The territory of the Soviet Union is vast, and Nikita Khrushchev was well aware of this.
In the middle of the 1950s, he realized something else – the inhabitants of the USSR did not have enough off-road vehicles to easily reach their dachas.
Yes, the upper echelon of power has properties around Moscow, but not everyone else is so lucky.
This is how the idea of the first Soviet crossover was born.
Then, of course, no one uses the word crossover, but the concept is clear – the interior is like a passenger car, but the suspension and tires are more similar to those of an SUV. The GAZ-69 was taken as the basis of the new car, but its structure was strengthened, bigger tires and a renewed front drive were added.
The result is a car with truly impressive cross-country ability, but with an even more impressive weight for its time – 2040 kilograms. The chief engineer at the head of the project is Grigoriy Wasserman, who managed to fit some of the GAZ-M20 parts into the car.
GAZ M72 (commonly known as “Pobeda” all-wheel drive) is a machine produced in a total circulation of only 4,677 copies in the period from 1955 to 1958. pic.twitter.com/5fHe0XyvAK
— Socialist Leningrad (@TanpersXkmy) March 21, 2021
However, Wasserman made a number of changes and managed to achieve a reinforced roof, a reinforced front body panel and a better suspension thanks to new, more flexible springs. The floor of the car also has reinforced elements to withstand driving over rough terrain, which in the USSR was by no means few.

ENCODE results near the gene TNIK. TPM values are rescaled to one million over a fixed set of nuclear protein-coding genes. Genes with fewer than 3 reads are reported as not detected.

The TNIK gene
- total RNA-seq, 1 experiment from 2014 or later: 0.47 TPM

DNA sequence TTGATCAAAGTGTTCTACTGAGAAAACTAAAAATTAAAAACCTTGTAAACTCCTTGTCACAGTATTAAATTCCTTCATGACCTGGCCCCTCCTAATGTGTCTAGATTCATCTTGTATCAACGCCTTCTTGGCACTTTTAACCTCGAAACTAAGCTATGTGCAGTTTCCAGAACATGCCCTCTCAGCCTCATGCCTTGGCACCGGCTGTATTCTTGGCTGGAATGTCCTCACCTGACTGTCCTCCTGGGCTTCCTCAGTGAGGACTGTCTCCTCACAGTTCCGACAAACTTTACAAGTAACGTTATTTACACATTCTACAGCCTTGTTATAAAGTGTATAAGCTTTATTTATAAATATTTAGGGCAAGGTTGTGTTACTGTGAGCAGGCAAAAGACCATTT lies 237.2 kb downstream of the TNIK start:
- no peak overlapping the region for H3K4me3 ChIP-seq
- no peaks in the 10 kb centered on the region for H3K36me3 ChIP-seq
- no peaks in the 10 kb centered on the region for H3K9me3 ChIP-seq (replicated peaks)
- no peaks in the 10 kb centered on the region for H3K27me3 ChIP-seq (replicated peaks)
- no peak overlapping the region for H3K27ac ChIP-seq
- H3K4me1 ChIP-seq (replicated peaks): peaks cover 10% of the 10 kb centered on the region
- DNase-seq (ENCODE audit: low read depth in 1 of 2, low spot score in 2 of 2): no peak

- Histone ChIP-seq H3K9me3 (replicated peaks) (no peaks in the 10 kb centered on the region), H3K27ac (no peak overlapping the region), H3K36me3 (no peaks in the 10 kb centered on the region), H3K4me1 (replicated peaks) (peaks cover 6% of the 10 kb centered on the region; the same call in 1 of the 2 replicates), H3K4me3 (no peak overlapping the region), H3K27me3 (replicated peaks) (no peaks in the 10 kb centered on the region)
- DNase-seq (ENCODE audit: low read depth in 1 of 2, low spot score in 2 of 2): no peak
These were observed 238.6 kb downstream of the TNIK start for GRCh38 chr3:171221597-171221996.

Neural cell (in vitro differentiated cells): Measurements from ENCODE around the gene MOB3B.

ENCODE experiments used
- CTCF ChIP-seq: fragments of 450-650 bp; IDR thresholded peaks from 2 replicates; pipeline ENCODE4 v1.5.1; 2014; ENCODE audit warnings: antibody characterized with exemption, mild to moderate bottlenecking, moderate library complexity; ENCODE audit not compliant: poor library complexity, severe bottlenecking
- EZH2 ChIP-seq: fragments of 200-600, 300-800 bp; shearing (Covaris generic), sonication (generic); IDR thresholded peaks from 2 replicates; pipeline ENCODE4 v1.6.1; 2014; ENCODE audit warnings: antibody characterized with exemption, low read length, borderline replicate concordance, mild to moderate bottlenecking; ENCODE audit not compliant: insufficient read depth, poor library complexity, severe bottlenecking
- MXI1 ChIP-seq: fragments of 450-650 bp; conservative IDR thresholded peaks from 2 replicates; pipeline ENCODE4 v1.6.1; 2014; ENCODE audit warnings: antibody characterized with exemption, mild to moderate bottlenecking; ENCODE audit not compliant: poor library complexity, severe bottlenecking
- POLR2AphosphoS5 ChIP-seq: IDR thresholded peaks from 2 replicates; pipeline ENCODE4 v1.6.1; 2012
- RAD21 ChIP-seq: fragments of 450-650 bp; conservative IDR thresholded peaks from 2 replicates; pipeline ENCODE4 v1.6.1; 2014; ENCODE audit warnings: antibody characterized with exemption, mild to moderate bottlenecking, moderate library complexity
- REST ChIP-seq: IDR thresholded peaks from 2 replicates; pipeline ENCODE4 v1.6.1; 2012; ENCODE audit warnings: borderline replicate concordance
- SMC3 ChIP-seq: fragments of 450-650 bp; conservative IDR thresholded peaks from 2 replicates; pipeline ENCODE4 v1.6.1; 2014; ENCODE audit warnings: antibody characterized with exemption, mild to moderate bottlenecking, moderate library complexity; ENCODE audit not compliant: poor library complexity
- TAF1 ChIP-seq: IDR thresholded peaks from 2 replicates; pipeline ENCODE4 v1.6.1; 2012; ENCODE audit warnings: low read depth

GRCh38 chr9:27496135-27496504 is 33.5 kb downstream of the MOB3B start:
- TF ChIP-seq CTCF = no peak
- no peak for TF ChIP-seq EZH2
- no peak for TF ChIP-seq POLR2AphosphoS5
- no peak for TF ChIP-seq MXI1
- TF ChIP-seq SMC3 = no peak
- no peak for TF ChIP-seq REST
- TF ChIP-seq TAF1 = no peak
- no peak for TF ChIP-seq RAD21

The tires are 16-inch with a deep grip that does not struggle through snow, mud or sand.
Wasserman’s creation received the name GAZ-M72 or GAZ “Victory”.
As befits a project that was assigned to the Gorky plant by Khrushchev himself, the off-road vehicle must be tested to prove its reliability, safety and comfort.
Therefore, in the summer of 1956, three journalists were assigned to the new “Victory” of the USSR to travel from Moscow to Vladivostok. The road is about 15 thousand kilometers and it must be admitted that the car copes quite tolerably all the time.
From the same year, there is also a photo of Khrushchev behind the wheel of a GAZ-M72, and next to him is none other than Fidel Castro. The shot was taken as the two leaders took the car out to hunt through the Soviet forests. At that time, the car was already in serial production, and hopes for it were high.
Again in 1956, photos of the car stuck in a swamp appeared, as if it was passing through this obstacle without any problems.
The interior of the car also hints at something more luxurious and better than the old GAZ models.
The seats are upholstered with velour, and the interior of the doors is also upholstered with the same upholstery. The dashboard is equipped with four sensors – for gasoline, for water, for the oil level and for the revolutions. There is also a cabin heater and a radio, which makes the interior even more comfortable.
In 1958, however, serial production of the GAZ-M72 was discontinued because the car still did not turn out to be what the Kremlin expected.
First, its weight is too great, and sometimes in rough terrain the car simply sinks into the mud instead of overcoming it.
Secondly, because of the extras that were put into the car, it turned out to be too expensive for the common people, and although it was a pride of Soviet engineering, it remained only a dream for most Soviet residents.
Thus, the only question remains whether the GAZ-M72 is the first crossover in the world, or whether there is another contender for the title.